July 21, 2024 | 12:39


The Netherlands moves towards a pension model based on the Chilean system

Maria Jose Gonzalez

July 8, 2023 | 11:00 a.m.

In a surprising turn of events, the Netherlands have decided give up their traditional pension system, often criticized as a Ponzi scheme. Instead, they will adopt a model more similar to the one used in Chile, which allows taxpayers personally manage your contributions to pension plans and decide the level of risk for your portfolio.

Say goodbye to the Ponzi system

The Netherlands, which until now has been characterized by a pension system that many compare to a Ponzi schemeThey have decided to change course. This comparison is due to the fact that the system was based on the idea that current workers finance the pensions of retirees, and that when these workers retire, they will be financed by the next generation of workers.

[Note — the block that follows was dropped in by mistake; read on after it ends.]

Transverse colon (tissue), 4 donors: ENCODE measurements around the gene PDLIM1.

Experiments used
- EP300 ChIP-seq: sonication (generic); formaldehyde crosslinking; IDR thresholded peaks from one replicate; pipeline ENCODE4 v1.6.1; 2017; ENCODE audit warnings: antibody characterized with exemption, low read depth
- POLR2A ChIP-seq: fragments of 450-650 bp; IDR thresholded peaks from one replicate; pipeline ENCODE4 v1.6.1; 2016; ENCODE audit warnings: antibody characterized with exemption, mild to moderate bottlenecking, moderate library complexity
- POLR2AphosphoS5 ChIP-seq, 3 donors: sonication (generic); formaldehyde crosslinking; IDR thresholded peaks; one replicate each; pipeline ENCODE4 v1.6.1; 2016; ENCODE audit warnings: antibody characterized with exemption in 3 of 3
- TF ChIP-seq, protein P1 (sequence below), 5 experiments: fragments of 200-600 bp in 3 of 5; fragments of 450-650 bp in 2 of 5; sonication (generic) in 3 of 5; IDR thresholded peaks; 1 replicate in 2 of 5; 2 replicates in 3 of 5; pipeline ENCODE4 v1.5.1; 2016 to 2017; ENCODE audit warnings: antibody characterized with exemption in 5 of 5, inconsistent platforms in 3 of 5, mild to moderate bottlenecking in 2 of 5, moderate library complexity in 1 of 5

The adoption of the Chilean system

Instead, the Netherlands has opted for a pension system similar to the Chilean model. This model allows workers contribute individually to their pension plans and, crucially, it also allows them to decide the level of risk from your wallet.

Workers in the driver's seat

This new direction puts workers in the driver's seat. Now they will have greater control over your financial future, with the ability to choose how and where your contributions are invested. This model empowers workers, giving them a more responsibility and, at the same time, greater autonomy.

Expected impact of the change

The impact of this change will be significant. It is expected to give workers more control over your investments and allows them to adapt their pension plans to their individual needs. This could lead to a overall improvement in pension results, and could set a precedent for other countries considering similar reforms.

Potential challenges and risk mitigation

However, this new system is not without its challenges. Workers must now face the reality of making difficult financial decisions and navigate an investment market that can be difficult to understand. To mitigate this risk, it is essential that educational and advisory tools to help workers make informed decisions.

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